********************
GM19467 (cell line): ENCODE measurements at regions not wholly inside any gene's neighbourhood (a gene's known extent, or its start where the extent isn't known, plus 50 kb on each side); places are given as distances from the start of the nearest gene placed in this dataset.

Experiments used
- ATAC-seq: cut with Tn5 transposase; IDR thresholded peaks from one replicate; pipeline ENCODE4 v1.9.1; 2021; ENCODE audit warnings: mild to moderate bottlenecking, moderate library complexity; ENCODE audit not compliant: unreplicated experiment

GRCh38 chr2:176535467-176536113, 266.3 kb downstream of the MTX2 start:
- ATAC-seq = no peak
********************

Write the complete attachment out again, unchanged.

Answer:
GM19467 (cell line): ENCODE measurements at regions not wholly inside any gene's neighbourhood (a gene's known extent, or its start where the extent isn't known, plus 50 kb on each side); places are given as distances from the start of the nearest gene placed in this dataset.

Experiments used
- ATAC-seq: cut with Tn5 transposase; IDR thresholded peaks from one replicate; pipeline ENCODE4 v1.9.1; 2021; ENCODE audit warnings: mild to moderate bottlenecking, moderate library complexity; ENCODE audit not compliant: unreplicated experiment

GRCh38 chr2:176535467-176536113, 266.3 kb downstream of the MTX2 start:
- ATAC-seq = no peak